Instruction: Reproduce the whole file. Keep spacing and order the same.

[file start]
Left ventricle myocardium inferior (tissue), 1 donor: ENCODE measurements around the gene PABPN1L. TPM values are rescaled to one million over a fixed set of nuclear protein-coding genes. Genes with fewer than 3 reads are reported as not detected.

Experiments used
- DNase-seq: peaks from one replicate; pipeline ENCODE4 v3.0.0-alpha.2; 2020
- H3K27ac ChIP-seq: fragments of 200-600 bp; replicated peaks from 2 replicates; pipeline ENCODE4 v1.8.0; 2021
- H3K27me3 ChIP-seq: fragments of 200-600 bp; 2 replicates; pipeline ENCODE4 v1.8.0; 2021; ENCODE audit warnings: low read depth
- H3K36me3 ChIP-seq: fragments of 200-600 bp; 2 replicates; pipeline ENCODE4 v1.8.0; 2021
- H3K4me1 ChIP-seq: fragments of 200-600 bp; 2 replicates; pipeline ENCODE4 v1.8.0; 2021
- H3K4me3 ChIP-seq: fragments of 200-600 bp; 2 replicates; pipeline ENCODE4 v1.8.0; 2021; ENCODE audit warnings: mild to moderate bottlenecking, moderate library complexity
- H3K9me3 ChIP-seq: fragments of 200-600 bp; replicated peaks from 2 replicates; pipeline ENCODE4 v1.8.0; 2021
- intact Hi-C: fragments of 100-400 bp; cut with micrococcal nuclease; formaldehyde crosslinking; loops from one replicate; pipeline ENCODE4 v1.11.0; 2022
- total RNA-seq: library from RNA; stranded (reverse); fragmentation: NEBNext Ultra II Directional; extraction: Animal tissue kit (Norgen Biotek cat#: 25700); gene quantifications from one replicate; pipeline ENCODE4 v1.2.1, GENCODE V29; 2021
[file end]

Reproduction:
Left ventricle myocardium inferior (tissue), 1 donor: ENCODE measurements around the gene PABPN1L. TPM values are rescaled to one million over a fixed set of nuclear protein-coding genes. Genes with fewer than 3 reads are reported as not detected.

Experiments used
- DNase-seq: peaks from one replicate; pipeline ENCODE4 v3.0.0-alpha.2; 2020
- H3K27ac ChIP-seq: fragments of 200-600 bp; replicated peaks from 2 replicates; pipeline ENCODE4 v1.8.0; 2021
- H3K27me3 ChIP-seq: fragments of 200-600 bp; 2 replicates; pipeline ENCODE4 v1.8.0; 2021; ENCODE audit warnings: low read depth
- H3K36me3 ChIP-seq: fragments of 200-600 bp; 2 replicates; pipeline ENCODE4 v1.8.0; 2021
- H3K4me1 ChIP-seq: fragments of 200-600 bp; 2 replicates; pipeline ENCODE4 v1.8.0; 2021
- H3K4me3 ChIP-seq: fragments of 200-600 bp; 2 replicates; pipeline ENCODE4 v1.8.0; 2021; ENCODE audit warnings: mild to moderate bottlenecking, moderate library complexity
- H3K9me3 ChIP-seq: fragments of 200-600 bp; replicated peaks from 2 replicates; pipeline ENCODE4 v1.8.0; 2021
- intact Hi-C: fragments of 100-400 bp; cut with micrococcal nuclease; formaldehyde crosslinking; loops from one replicate; pipeline ENCODE4 v1.11.0; 2022
- total RNA-seq: library from RNA; stranded (reverse); fragmentation: NEBNext Ultra II Directional; extraction: Animal tissue kit (Norgen Biotek cat#: 25700); gene quantifications from one replicate; pipeline ENCODE4 v1.2.1, GENCODE V29; 2021